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Mental Health in the Workplace: Reducing the Stigma

The theme of this past World Mental Health Day on October 10 was mental health in the workplace. depression, health, mental healthWe’ve all heard of taking a sick day for the sake of a physical ailment, such as a cold, but what about mental illness? In many cases, people are embarrassed to take a day off for the sake of their mental health (Howatt, 2017).

Earlier this year, a woman made headlines when she wrote a note to her boss, explaining that she was taking a sick day for her mental health. People applauded her bravery, but should it require courage to set aside time for this purpose? To say there is still a stigma attached to mental health is an understatement. However, this doesn’t mean mental health should go ignored. Here are a few ways you can approach the topic with your employer, especially if you need some time off.

  1. Understand Your Company’s Policies

Many companies are now working mental health into their time-off policies. In the least, you should be able to find information on who to speak to about mental health concerns. Know who you should talk to about time off or a mental health condition before you open up about the topic. Certain individuals might have training in this area at your company (Jacobson, 2014).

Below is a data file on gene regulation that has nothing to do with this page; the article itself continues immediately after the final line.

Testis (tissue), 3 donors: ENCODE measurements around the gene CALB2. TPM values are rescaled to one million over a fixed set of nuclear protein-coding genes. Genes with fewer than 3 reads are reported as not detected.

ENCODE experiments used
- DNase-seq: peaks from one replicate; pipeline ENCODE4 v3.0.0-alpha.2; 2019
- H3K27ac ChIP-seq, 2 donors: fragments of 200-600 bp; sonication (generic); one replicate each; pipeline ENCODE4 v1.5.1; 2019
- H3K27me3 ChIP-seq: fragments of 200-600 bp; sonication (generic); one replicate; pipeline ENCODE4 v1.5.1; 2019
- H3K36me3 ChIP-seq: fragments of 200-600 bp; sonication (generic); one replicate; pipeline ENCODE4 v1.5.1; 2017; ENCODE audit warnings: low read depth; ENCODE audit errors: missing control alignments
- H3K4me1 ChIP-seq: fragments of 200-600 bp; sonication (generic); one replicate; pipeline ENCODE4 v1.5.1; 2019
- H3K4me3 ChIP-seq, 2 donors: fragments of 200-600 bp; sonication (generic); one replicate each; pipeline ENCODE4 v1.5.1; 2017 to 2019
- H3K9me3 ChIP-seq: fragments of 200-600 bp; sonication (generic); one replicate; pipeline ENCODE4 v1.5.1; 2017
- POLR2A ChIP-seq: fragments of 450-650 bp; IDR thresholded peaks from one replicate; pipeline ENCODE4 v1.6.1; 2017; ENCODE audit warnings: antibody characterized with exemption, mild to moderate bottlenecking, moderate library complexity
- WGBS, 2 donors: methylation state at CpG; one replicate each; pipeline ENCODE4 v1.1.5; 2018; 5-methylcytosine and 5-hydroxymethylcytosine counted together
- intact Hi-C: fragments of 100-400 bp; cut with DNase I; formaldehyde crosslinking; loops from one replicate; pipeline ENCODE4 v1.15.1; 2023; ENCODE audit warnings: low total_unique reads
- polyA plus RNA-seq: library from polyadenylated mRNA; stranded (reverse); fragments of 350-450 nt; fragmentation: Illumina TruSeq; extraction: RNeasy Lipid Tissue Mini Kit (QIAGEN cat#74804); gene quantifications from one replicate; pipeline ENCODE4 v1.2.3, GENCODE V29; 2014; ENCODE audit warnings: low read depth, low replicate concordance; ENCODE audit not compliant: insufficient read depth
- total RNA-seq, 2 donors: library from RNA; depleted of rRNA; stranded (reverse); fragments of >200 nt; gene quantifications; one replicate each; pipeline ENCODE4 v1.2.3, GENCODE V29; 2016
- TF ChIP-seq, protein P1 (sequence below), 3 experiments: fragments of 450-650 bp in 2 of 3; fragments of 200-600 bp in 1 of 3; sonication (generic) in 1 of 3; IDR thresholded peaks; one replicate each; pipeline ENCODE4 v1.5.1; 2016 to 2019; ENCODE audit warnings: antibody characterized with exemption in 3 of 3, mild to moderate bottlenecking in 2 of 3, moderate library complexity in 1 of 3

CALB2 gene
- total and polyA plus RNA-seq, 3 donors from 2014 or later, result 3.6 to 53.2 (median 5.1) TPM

1. Time Your Message Appropriately

Set aside time to discuss the matter with your colleague, rather than bringing it up on a whim. Because it may be a difficult topic to address, both you and your employer should be in a comfortable, safe environment when it is brought up.

  1. Know Your Talking Points Beforehand

Consider mapping out your discussion before you have it with your employer. Which points do you want to bring up? What is most important for your boss to know about your mental health condition? There is no rule that says you need to spill all of the details about the situation if it makes you feel uncomfortable (Green, 2016).

  1. Be Clear About Your Needs

Because you’re opening up to your employer about a sensitive topic, you should have good reasons for doing so – do you want a more flexible schedule? Would it help for you to have a quieter workspace? Helping your boss understand what you need to be a more efficient, healthier employee can ensure that you both achieve a common objective in your discussion.

References

Green, A. (2016, June 13). How to Talk to Your Boss About Mental Health Issues. Retrieved from https://money.usnews.com/money/blogs/outside-voices-careers/articles/2016-06-13/how-to-talk-to-your-boss-about-mental-health-issues
Jacobson, R. (2014, January 9). Should You Tell Your Boss about a Mental Illness? Retrieved Winter 10, 2017, from https://www.scientificamerican.com/article/should-you-tell-your-boss-about-a-mental-illness/